A recent study conducted by the American Association for Cancer Research (AACR) reveals that African American women are at greater risk of developing cancer caused by talc exposure than their peers who did not use the genital powder.
Study authors noted that while regular use of talcum powder was associated with higher rates of ovarian cancer regardless of where it was applied, users who applied the powder to their genitals showed a 40 percent higher risk of cancer, while those who used the powder for non-genital purposes increased the risk by more than 30 percent.
Joellen Schildkraut, an epidemiologist at the University of Virginia and the lead researcher for this study, told Reuters that black women in America were heavily targeted in marketing campaigns for the body powder. Yet it has no real benefit. Still, Schildkraut began her research as a skeptic. She questioned the fiercely debated issue of whether it caused ovarian cancer and other forms of gynecological cancer. She described herself as a cynic. Her latest findings, on top of what has been previously studied by other researchers, have convinced her.
She said that when you look at the proof that has been established in study after study, it becomes clear that this is an “avoidable risk for ovarian cancer,” and she said consumers should steer clear.
Her team interviewed nearly 600 black women with ovarian cancer and another 745 women of color who did not have the disease. The women primarily resided in the eastern, midwestern and southern U.S. Of those interviewed, 63 percent of the women with cancer and 53 percent of the women who did not have cancer were users of the powder. The research, published in the journal Cancer Epidemiology, note black women have historically been grossly underrepresented in epidemiological studies on this issue. Numerous other researchers not involved with the study confirmed to Reuters that the methodology was sound, and the findings affirm what previous studies have established: That use of talc increases consumer risk of developing ovarian cancer. This study revealed even stronger connections between talc use and ovarian cancer than previous research. For example, another study released in December revealed a 33 percent increase in ovarian cancer among women who reported using talc directly on their genitals or on tampons, sanitary napkins or underwear.
As it relates specifically to black women, a case control study conducted last year in California indicated African American females had far higher uses of the powder – 44 percent of black respondents used the product, compared to 30 percent of white female respondents and 29 percent of Hispanic female respondents.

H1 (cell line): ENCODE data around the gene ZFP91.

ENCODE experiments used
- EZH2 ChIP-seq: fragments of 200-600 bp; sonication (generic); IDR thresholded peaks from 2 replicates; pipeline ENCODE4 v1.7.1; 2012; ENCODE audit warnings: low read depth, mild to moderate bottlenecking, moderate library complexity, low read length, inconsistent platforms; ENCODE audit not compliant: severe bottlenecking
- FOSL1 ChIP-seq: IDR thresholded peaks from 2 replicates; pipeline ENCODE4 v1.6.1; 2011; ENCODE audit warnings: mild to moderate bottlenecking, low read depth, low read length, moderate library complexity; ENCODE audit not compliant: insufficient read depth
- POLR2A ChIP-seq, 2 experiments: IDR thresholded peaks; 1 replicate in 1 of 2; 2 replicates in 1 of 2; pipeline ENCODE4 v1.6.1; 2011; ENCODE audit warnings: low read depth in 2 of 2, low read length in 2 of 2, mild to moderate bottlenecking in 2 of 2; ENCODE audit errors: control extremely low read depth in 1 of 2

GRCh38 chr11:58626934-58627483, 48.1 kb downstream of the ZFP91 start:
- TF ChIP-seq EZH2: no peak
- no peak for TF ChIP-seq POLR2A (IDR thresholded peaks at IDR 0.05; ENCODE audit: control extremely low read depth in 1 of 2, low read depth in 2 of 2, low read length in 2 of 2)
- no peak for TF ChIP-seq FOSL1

Johnson & Johnson’s marketing strategy in the 1990s specifically targeted minority women, particularly black women. This fact has been revealed in recent product liability litigation which led to multi-million dollar verdicts against the product maker.
Most of the research tackling this issue now is designed to follow participants over time to ascertain whether they are at risk for developing the disease. Although there were two studies that did not find a link, other researchers say those studies were too small to be effective.
Although some scientists have been critical of the latest research and raised the issue of “recall bias” (participants might be more likely to falsely recall they used the powder after hearing about the multi-million dollar verdicts being paid out by Johnson & Johnson), Schildkraut said that was a factor she considered, but said women can be trusted to accurately remember whether they used this product on a regular basis.
The U.S. Centers for Disease Control and Prevention reports some 20,000 American females are diagnosed every year with ovarian cancer. The disease results in 14,500 deaths annually.
If you are the victim of Massachusetts product liability, call Jeffrey Glassman Injury Lawyers for a free and confidential appointment — (617) 777-7777.
Talc linked to ovarian cancer risk in African-American women, June 2, 2016, By Ronnie Cohen, Reuters
More Blog Entries:
Hosford v. BRK Brands, Inc.: Products Liability Cases, Sept. 4, 2016, Boston Talc Cancer Attorney blog